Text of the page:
Past presidential turmoil didn’t keep stocks down for long

On Saturday evening, Oct. 20, 1973, US President
Richard Nixon ordered Attorney General Elliot Richardson, Deputy Attorney
General William Ruckelhaus, and Solicitor General Robert Bork to fire
independent special prosecutor Archibald Cox, resulting in the resignations of
Richardson and Ruckelhaus and the dismissal of Cox. In the month after this so-called
“Saturday Night Massacre,” the US equity market, as represented by the S&P
500 Index, fell by more than 10%.1 By the time Nixon resigned almost
a year later, US equities had fallen by 26%, and ultimately by 39% at the
trough.1

Fast forward to October 2019, when House Democrats have
begun to form an impeachment inquiry into President Donald Trump. Investors may
read the above paragraph and decide to scale back or eliminate equity positions
and sit this one out. After all, markets don’t like uncertainty, and this
latest scandal could be with us for some time. The good news, however, is that
political surprises and machinations have typically produced short-term market
implications that prove to be mere blips in the long-term advance of US stocks.

What’s
the real story for investors?

I would implore tactically-minded investors to spend
more time getting the bigger macro stories right rather than attempting to
adjust their portfolios based on Washington intrigue. The big macro story in
the 1970s wasn’t the Nixon impeachment; it was instead high and rising
inflation. The growth in the Consumer Price Index rose from 3% to 12% between
1973 and 1974.2  Interest
rates spiked and the equity multiple that investors were willing to pay for
corporate earnings plunged. It wasn’t Watergate that fell the market, it was
runaway inflation. For what it’s worth, the cumulative US equity return from
the beginning of Nixon’s second term, through his resignation and pardon, to
the day President Gerald Ford left office in January 1977, was +15%.1
Not great, but not a disaster.

Now, juxtapose the big macro stories of the early 1970s
to those that were in the background during President Bill Clinton’s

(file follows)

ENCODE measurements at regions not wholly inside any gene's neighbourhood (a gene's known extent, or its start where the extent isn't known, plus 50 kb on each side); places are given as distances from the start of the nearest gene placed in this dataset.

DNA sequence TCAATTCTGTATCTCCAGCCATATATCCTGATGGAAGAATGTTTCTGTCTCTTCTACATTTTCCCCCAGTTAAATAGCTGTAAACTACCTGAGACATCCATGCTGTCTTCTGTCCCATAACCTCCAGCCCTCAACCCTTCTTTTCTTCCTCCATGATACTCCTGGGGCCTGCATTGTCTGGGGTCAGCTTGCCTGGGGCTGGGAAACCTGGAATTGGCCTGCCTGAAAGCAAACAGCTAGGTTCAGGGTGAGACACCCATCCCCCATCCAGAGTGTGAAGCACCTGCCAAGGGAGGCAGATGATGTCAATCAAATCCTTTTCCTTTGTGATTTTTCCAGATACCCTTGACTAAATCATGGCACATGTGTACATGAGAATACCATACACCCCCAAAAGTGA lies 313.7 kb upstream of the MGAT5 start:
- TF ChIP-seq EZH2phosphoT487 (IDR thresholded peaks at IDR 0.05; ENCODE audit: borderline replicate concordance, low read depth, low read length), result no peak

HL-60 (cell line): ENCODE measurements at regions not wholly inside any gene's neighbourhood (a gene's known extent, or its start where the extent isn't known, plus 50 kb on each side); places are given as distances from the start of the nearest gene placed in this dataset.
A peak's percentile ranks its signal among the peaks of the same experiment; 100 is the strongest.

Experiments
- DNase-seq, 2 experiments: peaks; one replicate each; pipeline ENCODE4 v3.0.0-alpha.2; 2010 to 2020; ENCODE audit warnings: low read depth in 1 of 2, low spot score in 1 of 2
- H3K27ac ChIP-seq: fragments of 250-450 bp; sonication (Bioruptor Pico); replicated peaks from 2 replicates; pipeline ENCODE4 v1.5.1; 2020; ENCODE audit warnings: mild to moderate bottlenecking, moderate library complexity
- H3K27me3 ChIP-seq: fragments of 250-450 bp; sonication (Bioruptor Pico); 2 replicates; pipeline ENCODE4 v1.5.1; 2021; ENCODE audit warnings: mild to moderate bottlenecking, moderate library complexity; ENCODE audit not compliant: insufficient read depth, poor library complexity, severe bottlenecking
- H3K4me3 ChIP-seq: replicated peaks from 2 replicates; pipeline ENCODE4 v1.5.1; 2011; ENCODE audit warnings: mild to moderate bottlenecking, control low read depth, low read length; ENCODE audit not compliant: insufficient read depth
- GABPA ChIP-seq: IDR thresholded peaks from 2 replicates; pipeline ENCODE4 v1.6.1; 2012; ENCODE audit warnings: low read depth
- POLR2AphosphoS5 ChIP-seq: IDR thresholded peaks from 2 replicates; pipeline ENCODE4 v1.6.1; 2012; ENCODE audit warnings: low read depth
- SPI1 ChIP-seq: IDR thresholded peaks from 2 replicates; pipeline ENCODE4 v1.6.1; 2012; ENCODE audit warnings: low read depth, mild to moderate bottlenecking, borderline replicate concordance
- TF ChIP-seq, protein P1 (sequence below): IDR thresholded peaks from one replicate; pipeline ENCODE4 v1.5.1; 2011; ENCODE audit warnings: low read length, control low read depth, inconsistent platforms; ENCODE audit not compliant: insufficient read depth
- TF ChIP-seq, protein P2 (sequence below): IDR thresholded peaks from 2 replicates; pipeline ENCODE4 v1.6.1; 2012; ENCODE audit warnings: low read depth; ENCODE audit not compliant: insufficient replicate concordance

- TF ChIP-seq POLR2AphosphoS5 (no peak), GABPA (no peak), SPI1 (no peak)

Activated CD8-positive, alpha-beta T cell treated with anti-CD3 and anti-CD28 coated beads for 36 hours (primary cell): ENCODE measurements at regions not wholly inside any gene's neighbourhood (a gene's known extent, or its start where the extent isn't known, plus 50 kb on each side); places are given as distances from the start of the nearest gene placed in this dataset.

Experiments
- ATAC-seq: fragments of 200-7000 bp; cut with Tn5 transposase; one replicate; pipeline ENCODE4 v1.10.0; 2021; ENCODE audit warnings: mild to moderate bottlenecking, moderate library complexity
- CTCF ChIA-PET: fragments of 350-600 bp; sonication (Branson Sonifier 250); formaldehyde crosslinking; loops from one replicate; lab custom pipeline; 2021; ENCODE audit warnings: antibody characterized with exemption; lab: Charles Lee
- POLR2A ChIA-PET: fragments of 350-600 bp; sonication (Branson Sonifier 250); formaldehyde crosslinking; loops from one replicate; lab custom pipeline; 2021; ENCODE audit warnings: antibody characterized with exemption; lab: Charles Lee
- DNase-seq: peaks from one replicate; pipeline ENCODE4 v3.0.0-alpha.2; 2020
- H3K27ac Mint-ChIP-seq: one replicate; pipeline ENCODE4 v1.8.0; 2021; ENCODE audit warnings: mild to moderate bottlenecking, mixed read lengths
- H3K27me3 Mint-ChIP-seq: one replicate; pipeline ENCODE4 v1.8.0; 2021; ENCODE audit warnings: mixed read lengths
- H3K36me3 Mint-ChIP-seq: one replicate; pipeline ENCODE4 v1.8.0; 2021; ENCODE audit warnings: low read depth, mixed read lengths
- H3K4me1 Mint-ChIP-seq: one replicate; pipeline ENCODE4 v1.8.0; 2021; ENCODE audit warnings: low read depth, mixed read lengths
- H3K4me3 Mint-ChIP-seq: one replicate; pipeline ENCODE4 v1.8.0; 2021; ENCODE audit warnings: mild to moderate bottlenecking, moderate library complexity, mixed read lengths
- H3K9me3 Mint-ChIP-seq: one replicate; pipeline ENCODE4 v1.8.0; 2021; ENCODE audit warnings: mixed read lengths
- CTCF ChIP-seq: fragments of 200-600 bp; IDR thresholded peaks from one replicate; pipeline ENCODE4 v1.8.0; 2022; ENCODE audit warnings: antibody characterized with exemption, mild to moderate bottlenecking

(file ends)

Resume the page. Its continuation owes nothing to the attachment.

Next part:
impeachment in the 1990s. In this instance, inflation was benign (remember The
Great Moderation?), the US Federal Reserve was easing monetary policy, and
investors were paying fancy equity multiples for potential future growth. Yes,
the market declined peak to trough by 21% in the days following Clinton
admitting that he “misled people” and Monica Lewinsky agreeing to cooperate
with the independent counsel. Nonetheless, the market had more than recovered
by the time the US House of Representatives impeached Clinton. The cumulative
market advance during Clinton’s second term was +82%.1

I’d argue that the current environment more closely
resembles the mid- to late-1990s than the early 1970s; although I’d note that
unlike in the 1990s, investor enthusiasm for stocks is currently not yet
irrational, in my view, nor are stocks expensive compared to bonds.

Stocks rebounded after Nixon’s resignation and Clinton’s impeachment

Source: Bloomberg, L.P. An investment cannot be made directly in an index. Past performance does not guarantee future results.
Source: Bloomberg, L.P. An investment cannot be made directly in an index. Past performance does not guarantee future results.

Looking
past the headlines

For longer-term investors, I believe it is most
important to have a plan and stick with it. If you invested $100,000 in the S&P
500 Index on the Friday before the Saturday Night Massacre, it would have been
worth $66,000 by the end of 1974.3 By the time Clinton was impeached,
it would have been worth $2.6 million.3 Today, $10.4 million.3

As Bill Clinton famously said, “Follow the trend lines,
not the headlines.” The headlines will always be troubling, as long as human
beings are attracted to negative news, and I have no doubt that more negative
headlines will be coming our way in the days ahead. Fortunately, history shows
us that the trend lines tend to get better. Simply consider the vast
improvements in the quality of life between 1973 and today for most inhabitants
of Planet Earth. In my view, history tells us that equity markets ultimately reflect
that improving condition rather than remain mired in the negativity of our
headlines.

1 Source: Bloomberg, L.P.

2 Source: Bureau of Labor Statistics

3 Sources: Standard & Poor’s, Bloomberg, L.P.

Important
information

Blog header image: Searagen / Getty

The
S&P 500® Index is an unmanaged index considered representative of the US
stock market.

The consumer price index (CPI) measures
change in consumer prices as determined by the US Bureau of Labor Statistics.

Past performance is no guarantee of future
results.

All investing involves risk, including risk of
loss.

The
opinions referenced above are those of the author as of Oct. 7, 2019. These comments should not be construed as
recommendations, but as an illustration of broader themes. Forward-looking
statements are not guarantees of future results. They involve risks,
uncertainties and assumptions; there can be no assurance that actual results
will not differ materially from expectations.

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